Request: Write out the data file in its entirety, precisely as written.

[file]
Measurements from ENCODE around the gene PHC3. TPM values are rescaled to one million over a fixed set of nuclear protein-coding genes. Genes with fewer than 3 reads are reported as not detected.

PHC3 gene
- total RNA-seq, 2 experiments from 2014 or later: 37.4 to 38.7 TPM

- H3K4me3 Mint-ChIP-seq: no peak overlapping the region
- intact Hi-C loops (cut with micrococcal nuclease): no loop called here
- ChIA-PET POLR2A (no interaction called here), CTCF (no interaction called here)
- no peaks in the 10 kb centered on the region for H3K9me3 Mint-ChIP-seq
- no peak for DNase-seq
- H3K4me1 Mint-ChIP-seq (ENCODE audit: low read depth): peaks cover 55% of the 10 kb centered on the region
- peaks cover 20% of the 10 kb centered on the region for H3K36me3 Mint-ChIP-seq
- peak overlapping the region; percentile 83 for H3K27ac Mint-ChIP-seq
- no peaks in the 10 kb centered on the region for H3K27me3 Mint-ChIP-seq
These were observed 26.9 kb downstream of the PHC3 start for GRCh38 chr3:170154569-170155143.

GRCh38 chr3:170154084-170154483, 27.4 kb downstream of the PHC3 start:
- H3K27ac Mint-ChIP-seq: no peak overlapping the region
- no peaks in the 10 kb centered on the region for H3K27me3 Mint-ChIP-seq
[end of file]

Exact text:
Measurements from ENCODE around the gene PHC3. TPM values are rescaled to one million over a fixed set of nuclear protein-coding genes. Genes with fewer than 3 reads are reported as not detected.

PHC3 gene
- total RNA-seq, 2 experiments from 2014 or later: 37.4 to 38.7 TPM

- H3K4me3 Mint-ChIP-seq: no peak overlapping the region
- intact Hi-C loops (cut with micrococcal nuclease): no loop called here
- ChIA-PET POLR2A (no interaction called here), CTCF (no interaction called here)
- no peaks in the 10 kb centered on the region for H3K9me3 Mint-ChIP-seq
- no peak for DNase-seq
- H3K4me1 Mint-ChIP-seq (ENCODE audit: low read depth): peaks cover 55% of the 10 kb centered on the region
- peaks cover 20% of the 10 kb centered on the region for H3K36me3 Mint-ChIP-seq
- peak overlapping the region; percentile 83 for H3K27ac Mint-ChIP-seq
- no peaks in the 10 kb centered on the region for H3K27me3 Mint-ChIP-seq
These were observed 26.9 kb downstream of the PHC3 start for GRCh38 chr3:170154569-170155143.

GRCh38 chr3:170154084-170154483, 27.4 kb downstream of the PHC3 start:
- H3K27ac Mint-ChIP-seq: no peak overlapping the region
- no peaks in the 10 kb centered on the region for H3K27me3 Mint-ChIP-seq